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Unconstrained Negative Interest Rates - June 4, 2019

“The Most Elegant and Long-Term Solution”

 This week’s snappily titled Conference on Monetary Policy Strategy, Tools, and Communication Practices (A Fed Listens Event) marks the culmination of the Fed’s navel-gazing, er, review of the methods it uses “to pursue the monetary policy goals established by the Congress”. The agenda includes “What Does Full Employment Look Like for Your Community or Constituency?” and “Monetary Policy Strategies”. Many a heavy-hitter will be there, including Jerome Powell and Richard Clarida. For those without the time to wade through the multitude of papers and session summaries, none other than Kenneth Rogoff has presented a good summary of Fed tools in a recent paper authored with Andrew Lilley.

In “The Case for Implementing Effective Negative Interest Rate Policy”, Rogoff and Lilley explore “the case for gradually instituting the changes necessary to implement unconstrained negative interest rate policy” and in the process examine some of the alternatives to the zero bound.

They find “Pure QE”, “where the central bank issues bank reserves to purchase medium and long-term debt”, “is at best a fairly weak instrument that provides no special role for the central bank outside of an extremely short-term crisis management situation”.

“Fiscal QE”, “in which the central bank purchases private sector assets”, “in normal times involves picking winners and losers and is effectively a type of industrial or development policy”. “Most advanced economies regard unelected central bankers aa [sic] ill-suited to making these fundamentally political decisions.” In sum, “fiscal QE is ill-suited as a substitute for conventional monetary policy in normal times”.

Regarding “helicopter money”, Rogoff and Lilley believe it has a place, as “fiscal policy can lift the economy out of the liquidity trap”. However, it is “at best a distraction from finding a serious solution to the zero bound” and they argue that “it is unlikely that money-financed deficits are the panacea many would wish them to be”.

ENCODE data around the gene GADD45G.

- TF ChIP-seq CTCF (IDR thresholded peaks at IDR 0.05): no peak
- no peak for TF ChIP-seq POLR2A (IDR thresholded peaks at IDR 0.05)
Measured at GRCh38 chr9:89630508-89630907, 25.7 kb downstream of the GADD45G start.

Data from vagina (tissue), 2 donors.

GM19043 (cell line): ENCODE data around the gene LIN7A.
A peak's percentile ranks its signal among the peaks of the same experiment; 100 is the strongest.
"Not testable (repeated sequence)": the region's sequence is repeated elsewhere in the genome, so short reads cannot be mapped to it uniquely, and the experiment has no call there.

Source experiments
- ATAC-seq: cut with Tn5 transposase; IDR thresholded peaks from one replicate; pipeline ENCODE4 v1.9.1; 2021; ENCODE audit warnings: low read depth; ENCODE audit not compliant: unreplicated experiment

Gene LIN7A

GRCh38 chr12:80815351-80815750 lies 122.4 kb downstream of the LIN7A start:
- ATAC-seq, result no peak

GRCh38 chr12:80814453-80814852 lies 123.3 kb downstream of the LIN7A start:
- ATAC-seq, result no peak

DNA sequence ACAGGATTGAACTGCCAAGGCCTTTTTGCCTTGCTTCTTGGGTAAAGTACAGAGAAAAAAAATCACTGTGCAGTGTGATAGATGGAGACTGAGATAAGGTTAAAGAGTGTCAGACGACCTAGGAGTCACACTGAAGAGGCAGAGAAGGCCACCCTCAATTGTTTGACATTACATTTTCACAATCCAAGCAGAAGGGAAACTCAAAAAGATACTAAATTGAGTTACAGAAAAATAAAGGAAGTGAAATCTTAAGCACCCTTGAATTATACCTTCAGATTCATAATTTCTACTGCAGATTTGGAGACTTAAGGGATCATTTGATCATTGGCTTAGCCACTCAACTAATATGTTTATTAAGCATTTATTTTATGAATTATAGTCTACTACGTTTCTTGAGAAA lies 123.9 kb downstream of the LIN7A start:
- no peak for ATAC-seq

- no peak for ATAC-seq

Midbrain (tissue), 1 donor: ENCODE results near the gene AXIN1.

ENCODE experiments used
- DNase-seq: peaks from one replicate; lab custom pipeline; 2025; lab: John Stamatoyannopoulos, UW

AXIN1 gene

Finally, in the review of Fed tools, Rogoff and Lilley address “forward guidance”. They concede that promises of future inflation overshoots can have “the same effects on the real economy as if negative interest rate policy were possible”. Still, with forward guidance there is always the danger of a credibility problem. Even when inflation targets themselves are changed, the market may not respond appropriately.

“One only has to look at the experience of the Bank of Japan, which set an inflation target of 2% in January 2013 – which by any interpretation constituted a hike in market perceptions of its inflation target, and yet long-term inflation expectation barely moved from its level of 0.5%.”

Beyond the overview of central bank tools used in lieu of deeply negative rates, Rogoff and Lilley’s paper presents an excellent overview of discussions around potential consequences, market expectations, and (following the law of the instrument) a discussion of eliminating cash in a move toward “a negative interest rate world that is perhaps inevitable”.